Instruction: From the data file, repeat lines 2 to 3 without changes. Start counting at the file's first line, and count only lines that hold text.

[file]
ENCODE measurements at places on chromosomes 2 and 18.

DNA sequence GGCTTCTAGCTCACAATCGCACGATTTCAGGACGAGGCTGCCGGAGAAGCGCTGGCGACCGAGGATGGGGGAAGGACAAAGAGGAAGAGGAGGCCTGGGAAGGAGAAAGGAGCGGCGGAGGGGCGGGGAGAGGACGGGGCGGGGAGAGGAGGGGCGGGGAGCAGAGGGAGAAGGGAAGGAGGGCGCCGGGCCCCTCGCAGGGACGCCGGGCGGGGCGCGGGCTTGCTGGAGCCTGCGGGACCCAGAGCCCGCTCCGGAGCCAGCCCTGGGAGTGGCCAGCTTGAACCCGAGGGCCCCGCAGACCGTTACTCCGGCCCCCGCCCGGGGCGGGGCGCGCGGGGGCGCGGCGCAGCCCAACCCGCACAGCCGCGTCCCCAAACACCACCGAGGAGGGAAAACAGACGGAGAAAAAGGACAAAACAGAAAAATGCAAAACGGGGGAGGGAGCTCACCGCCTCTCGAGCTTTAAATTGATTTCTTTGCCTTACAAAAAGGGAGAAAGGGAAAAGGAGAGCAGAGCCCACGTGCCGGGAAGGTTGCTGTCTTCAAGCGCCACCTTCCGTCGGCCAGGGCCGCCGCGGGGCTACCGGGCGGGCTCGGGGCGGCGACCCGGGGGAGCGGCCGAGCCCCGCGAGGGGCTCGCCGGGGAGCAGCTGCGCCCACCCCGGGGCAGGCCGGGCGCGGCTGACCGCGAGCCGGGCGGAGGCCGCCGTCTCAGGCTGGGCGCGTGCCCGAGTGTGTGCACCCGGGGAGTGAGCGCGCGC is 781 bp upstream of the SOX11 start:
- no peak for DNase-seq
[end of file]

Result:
DNA sequence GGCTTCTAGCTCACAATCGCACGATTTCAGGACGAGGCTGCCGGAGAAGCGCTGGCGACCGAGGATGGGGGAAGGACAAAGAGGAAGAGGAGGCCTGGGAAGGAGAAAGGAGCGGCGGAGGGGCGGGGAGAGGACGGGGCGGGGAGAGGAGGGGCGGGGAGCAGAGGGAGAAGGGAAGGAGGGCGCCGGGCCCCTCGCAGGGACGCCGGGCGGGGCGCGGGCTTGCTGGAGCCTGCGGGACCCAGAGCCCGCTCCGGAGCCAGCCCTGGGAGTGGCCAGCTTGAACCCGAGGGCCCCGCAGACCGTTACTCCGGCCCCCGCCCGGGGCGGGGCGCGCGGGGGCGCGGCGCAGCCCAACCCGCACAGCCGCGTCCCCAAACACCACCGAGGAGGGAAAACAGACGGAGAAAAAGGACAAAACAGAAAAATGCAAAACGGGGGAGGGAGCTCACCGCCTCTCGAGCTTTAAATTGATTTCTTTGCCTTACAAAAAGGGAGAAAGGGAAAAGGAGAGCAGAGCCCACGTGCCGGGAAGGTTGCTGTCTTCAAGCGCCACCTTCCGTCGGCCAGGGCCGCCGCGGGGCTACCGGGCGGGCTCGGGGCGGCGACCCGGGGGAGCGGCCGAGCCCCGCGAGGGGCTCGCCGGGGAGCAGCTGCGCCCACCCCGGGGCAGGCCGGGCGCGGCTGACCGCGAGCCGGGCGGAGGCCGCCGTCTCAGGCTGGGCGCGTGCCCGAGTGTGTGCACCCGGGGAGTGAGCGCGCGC is 781 bp upstream of the SOX11 start:
- no peak for DNase-seq